The dystopian future is already underway in Maja Lunde’s novel ‘The History of Bees’

“Our children and grandchildren” is a phrase often wheeled out in conversations about climate change. For politicians searching for heartstrings to tug, this is a logical rhetorical strategy, appealing to voters’ instincts to protect their kin. But it backfires in projecting the changing world into the future, as if we didn’t already live on a planet where rising sea levels and sinking land have forced Americans from their homes, where drought caused by human activity is contributing to mass migration and war.

Writers have played their part in this collective delusion about the present day. Recent speculative works set in a near future several imaginative leaps away include the still-functioning, half-submerged Manhattan in Kim Stanley Robinson’s “New York 2140” and a post-apocalyptic, desiccated L.A. in Claire Vaye Watkins’ “Gold Fame Citrus.”

Norwegian author Maja Lunde’s “The History of Bees” — fluidly translated by Diane Oatley — breaks the mold by tracing the origins and effects of human meddling in nature through three story lines, spanning 250 years: a down-on-his-luck apiarist in rural England in 1851, an Ohio beekeeper in 2007, and a bereft mother in China in 2098. This structure allows for some standard speculation: In Lunde’s dystopian 2098, bee die-out and subsequent food shortages have sent the global population plummeting, leaving Beijing a near ghost town, while in rural areas the already real practice of using human labor for pollination has boomed. “I was assigned to Field 748 today,” says our Chinese protagonist Tao. “Out of how many? I didn’t know. My group was one of hundreds.”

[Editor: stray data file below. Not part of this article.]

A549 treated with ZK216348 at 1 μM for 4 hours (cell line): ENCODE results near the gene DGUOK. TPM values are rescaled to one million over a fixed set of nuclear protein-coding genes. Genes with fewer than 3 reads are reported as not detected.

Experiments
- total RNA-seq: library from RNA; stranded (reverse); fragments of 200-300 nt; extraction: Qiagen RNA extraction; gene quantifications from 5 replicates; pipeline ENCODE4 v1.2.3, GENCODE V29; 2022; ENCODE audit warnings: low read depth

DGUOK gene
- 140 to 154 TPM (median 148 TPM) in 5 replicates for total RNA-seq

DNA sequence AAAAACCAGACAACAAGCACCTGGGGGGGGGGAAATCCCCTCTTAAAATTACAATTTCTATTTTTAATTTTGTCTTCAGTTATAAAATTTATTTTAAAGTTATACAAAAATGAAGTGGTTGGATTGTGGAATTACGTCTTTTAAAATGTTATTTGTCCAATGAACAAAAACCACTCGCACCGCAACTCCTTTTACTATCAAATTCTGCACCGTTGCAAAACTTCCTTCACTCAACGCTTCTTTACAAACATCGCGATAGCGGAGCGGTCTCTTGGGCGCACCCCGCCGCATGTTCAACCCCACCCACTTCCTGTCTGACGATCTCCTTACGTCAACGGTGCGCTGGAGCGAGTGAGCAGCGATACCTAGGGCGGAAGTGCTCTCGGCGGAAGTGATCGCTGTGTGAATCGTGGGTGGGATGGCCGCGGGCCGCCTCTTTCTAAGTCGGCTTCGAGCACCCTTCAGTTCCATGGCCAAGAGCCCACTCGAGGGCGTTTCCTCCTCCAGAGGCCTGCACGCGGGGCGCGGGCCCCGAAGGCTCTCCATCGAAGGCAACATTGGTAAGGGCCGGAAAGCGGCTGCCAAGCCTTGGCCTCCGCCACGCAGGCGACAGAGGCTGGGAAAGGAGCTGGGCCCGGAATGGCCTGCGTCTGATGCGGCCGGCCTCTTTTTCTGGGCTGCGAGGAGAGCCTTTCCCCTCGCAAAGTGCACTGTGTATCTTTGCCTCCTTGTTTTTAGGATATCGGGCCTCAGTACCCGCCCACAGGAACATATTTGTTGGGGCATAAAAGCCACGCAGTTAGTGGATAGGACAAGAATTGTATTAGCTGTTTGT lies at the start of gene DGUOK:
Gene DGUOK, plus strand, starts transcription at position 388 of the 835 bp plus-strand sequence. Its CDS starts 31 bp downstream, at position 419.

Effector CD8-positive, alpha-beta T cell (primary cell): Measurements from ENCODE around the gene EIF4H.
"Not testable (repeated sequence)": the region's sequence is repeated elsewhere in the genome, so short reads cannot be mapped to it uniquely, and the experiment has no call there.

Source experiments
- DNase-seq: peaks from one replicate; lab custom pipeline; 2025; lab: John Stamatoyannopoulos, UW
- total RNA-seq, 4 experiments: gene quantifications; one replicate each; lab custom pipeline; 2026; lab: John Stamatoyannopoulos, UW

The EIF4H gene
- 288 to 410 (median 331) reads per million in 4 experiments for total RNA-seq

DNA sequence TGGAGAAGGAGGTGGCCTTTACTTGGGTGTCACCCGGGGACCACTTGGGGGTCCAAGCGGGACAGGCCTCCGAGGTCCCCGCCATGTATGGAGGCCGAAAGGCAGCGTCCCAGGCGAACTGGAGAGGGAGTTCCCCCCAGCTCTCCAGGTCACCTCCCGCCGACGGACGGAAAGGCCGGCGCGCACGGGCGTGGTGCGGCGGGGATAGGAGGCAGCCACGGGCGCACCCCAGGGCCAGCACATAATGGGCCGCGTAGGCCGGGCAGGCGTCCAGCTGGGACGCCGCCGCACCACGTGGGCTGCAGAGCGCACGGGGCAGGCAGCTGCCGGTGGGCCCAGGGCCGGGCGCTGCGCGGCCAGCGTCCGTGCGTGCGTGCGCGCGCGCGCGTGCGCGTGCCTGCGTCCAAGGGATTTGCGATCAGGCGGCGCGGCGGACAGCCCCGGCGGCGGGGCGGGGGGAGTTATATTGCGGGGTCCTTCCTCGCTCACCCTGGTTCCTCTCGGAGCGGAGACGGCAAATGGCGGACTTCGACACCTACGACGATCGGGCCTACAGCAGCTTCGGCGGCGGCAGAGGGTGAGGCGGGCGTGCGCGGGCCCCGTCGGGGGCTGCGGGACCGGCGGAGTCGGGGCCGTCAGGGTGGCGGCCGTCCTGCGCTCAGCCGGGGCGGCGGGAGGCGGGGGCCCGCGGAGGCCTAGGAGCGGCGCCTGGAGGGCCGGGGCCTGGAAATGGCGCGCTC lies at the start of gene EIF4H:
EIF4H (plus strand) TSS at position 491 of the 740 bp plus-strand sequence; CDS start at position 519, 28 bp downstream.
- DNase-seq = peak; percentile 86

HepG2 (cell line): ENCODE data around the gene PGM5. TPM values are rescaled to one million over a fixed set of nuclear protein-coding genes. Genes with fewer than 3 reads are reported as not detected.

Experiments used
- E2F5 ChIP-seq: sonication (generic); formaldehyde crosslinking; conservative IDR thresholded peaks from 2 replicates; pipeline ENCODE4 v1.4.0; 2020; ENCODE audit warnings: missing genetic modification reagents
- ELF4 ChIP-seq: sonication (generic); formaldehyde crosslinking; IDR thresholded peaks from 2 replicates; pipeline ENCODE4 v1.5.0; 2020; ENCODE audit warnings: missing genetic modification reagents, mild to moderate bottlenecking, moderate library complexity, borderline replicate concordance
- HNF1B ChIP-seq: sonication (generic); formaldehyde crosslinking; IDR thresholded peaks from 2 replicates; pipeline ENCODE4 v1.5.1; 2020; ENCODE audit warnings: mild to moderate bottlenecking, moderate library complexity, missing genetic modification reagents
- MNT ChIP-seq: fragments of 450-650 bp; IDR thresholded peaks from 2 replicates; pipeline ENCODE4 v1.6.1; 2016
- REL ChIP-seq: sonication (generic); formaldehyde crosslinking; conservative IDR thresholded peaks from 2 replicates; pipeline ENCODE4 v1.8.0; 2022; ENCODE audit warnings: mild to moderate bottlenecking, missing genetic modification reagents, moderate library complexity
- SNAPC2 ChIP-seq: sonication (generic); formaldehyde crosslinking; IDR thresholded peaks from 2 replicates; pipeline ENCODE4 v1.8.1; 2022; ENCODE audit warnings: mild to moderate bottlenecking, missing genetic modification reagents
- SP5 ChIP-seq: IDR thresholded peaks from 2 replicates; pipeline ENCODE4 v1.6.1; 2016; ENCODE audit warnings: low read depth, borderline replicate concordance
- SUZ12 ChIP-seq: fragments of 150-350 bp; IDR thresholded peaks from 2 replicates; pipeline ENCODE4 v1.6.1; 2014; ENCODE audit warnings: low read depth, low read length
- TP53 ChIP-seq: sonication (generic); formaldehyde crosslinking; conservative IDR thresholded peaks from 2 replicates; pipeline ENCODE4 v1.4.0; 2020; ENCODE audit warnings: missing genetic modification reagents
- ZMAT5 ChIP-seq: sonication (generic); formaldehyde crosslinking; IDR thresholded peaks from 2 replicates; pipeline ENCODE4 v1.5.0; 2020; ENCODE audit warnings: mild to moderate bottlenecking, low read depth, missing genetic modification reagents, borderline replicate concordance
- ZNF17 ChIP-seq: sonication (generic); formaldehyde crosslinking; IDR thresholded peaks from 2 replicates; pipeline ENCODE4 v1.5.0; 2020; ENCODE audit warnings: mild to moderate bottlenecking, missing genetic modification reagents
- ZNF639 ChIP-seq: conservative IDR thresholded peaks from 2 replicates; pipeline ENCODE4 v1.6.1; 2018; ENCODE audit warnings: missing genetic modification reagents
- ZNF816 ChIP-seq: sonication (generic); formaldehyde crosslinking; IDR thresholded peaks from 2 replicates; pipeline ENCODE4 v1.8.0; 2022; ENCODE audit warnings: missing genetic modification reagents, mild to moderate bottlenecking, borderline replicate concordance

But the tripartite structure also allows for what the novelist Ashley Shelby recently described as First Impact Fiction: fiction set in more or less the present day, which depicts “our shared world as the impacts of runaway climate change begin to make themselves known.” In passages of realist domestic drama, George, our Ohio beekeeper, faces the very real trauma of Colony Collapse Disorder (CCD) — the mass disappearance of his bees — while trying to persuade his academic son to join him in the family business. In this way, the novel illustrates that climate change isn’t a problem of tomorrow but of today. And by stretching the story’s tentacles back to the days of the Industrial Revolution, Lunde also demonstrates that the unsuccessful attempt to override nature isn’t merely underway, it’s two centuries old. Our children and grandchildren, goes the trope — but also us, our parents, grandparents and great-grandparents.

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